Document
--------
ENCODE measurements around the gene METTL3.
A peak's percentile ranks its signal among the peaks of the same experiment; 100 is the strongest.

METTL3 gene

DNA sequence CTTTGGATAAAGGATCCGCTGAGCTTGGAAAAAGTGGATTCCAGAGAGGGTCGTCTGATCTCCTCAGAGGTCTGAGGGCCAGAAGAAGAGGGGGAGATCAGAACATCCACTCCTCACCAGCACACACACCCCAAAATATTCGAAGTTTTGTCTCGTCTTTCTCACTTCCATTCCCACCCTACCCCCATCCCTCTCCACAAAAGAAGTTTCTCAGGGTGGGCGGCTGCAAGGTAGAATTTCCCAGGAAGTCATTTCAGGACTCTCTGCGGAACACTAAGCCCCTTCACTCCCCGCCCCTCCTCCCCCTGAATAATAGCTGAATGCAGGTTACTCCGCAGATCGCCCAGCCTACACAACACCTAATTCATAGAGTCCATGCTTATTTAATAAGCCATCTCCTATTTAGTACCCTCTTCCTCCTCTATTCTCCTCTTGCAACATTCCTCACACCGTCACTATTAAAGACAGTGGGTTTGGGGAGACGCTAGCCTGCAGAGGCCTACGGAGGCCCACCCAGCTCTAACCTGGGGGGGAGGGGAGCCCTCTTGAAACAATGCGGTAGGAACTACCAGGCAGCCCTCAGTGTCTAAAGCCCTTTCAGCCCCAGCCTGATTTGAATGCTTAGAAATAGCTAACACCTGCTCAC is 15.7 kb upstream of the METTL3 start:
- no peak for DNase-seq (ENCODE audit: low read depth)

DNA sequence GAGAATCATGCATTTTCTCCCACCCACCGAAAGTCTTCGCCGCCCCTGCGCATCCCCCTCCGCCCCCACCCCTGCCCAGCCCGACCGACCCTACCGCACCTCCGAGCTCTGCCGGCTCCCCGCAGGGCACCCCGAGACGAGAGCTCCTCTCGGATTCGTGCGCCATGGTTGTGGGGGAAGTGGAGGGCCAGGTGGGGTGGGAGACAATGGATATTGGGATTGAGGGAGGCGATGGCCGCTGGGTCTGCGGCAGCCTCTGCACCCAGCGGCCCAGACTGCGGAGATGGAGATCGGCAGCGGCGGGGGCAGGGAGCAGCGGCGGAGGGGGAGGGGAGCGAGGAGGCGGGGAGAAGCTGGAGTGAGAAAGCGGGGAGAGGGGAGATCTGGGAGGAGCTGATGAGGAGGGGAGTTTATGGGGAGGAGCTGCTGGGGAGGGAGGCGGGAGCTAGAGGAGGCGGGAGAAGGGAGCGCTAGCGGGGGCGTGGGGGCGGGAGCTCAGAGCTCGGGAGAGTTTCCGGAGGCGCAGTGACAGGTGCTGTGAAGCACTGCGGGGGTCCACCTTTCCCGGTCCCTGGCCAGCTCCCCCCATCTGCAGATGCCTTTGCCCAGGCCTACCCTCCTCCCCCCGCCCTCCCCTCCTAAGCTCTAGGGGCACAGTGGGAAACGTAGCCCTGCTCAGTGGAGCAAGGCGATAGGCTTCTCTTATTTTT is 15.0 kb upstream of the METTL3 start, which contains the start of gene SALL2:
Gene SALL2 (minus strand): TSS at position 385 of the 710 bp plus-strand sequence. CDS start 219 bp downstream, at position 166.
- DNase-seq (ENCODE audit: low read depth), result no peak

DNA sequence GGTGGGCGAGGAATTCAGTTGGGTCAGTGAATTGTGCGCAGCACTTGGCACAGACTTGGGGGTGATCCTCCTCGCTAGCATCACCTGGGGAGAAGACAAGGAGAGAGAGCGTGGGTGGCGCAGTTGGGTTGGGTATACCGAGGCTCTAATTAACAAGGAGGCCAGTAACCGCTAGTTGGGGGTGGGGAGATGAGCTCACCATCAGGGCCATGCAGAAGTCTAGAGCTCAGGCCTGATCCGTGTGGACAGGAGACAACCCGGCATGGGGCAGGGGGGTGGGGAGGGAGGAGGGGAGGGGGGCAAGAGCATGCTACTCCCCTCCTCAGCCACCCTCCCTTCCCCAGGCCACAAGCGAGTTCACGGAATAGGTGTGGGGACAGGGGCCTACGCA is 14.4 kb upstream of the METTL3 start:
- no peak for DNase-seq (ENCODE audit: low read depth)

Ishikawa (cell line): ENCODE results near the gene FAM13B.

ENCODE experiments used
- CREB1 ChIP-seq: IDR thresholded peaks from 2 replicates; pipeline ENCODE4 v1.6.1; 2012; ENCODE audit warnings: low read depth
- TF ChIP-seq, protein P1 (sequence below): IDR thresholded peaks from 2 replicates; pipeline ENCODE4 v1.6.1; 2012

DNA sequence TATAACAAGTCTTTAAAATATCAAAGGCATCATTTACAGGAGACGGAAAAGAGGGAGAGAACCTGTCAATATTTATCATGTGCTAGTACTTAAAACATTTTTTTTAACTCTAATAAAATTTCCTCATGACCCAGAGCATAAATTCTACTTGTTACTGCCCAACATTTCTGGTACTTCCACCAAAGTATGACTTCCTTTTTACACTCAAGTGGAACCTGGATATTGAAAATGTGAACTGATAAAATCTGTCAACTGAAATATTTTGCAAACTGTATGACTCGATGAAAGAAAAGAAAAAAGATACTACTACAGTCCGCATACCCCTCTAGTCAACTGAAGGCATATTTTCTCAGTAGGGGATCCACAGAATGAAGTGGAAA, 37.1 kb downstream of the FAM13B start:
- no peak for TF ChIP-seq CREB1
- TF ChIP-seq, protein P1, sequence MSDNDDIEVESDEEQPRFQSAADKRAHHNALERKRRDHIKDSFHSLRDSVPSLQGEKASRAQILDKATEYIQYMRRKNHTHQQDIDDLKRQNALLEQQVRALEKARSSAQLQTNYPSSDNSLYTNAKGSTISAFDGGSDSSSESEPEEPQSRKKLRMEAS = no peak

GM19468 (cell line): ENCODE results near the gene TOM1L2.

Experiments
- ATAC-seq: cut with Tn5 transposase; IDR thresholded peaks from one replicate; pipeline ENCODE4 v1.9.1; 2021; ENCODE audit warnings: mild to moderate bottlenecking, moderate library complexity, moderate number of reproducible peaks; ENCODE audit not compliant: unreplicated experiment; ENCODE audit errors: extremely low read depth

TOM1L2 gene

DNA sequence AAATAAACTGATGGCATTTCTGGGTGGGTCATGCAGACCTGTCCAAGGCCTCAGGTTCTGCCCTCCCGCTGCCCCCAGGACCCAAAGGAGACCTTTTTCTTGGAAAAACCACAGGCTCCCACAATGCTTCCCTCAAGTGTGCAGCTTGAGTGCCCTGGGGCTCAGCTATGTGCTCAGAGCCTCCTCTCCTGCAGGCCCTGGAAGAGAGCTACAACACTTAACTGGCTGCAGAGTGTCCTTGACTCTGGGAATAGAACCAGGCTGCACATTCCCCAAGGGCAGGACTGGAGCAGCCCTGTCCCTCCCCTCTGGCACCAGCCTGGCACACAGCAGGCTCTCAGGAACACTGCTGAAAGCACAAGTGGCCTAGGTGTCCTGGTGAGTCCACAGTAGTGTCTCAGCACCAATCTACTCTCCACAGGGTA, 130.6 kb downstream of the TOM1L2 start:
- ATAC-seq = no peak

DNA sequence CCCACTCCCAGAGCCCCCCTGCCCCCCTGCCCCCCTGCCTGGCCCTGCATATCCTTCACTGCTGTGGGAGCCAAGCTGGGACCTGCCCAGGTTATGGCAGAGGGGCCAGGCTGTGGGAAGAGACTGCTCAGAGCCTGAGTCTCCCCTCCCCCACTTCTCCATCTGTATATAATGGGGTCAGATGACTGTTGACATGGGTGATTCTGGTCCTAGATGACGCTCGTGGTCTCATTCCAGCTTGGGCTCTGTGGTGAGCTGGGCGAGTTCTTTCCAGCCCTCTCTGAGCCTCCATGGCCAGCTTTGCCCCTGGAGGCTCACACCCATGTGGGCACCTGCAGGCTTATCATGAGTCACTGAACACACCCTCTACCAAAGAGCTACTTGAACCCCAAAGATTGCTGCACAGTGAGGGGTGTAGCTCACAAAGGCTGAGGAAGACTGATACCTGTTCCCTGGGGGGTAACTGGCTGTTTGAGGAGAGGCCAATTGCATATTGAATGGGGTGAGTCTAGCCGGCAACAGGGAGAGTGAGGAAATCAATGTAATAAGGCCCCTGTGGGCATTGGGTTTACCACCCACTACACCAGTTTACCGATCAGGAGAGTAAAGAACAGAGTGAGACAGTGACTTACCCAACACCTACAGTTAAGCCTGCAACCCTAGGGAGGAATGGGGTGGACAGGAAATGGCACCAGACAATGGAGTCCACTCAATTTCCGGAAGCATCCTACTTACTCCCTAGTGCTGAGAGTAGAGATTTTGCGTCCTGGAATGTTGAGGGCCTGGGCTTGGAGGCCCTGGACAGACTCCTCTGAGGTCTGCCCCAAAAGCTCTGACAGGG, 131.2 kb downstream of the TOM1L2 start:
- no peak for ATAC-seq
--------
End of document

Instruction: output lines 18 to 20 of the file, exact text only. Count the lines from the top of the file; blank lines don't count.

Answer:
GM19468 (cell line): ENCODE results near the gene TOM1L2.

Experiments
- ATAC-seq: cut with Tn5 transposase; IDR thresholded peaks from one replicate; pipeline ENCODE4 v1.9.1; 2021; ENCODE audit warnings: mild to moderate bottlenecking, moderate library complexity, moderate number of reproducible peaks; ENCODE audit not compliant: unreplicated experiment; ENCODE audit errors: extremely low read depth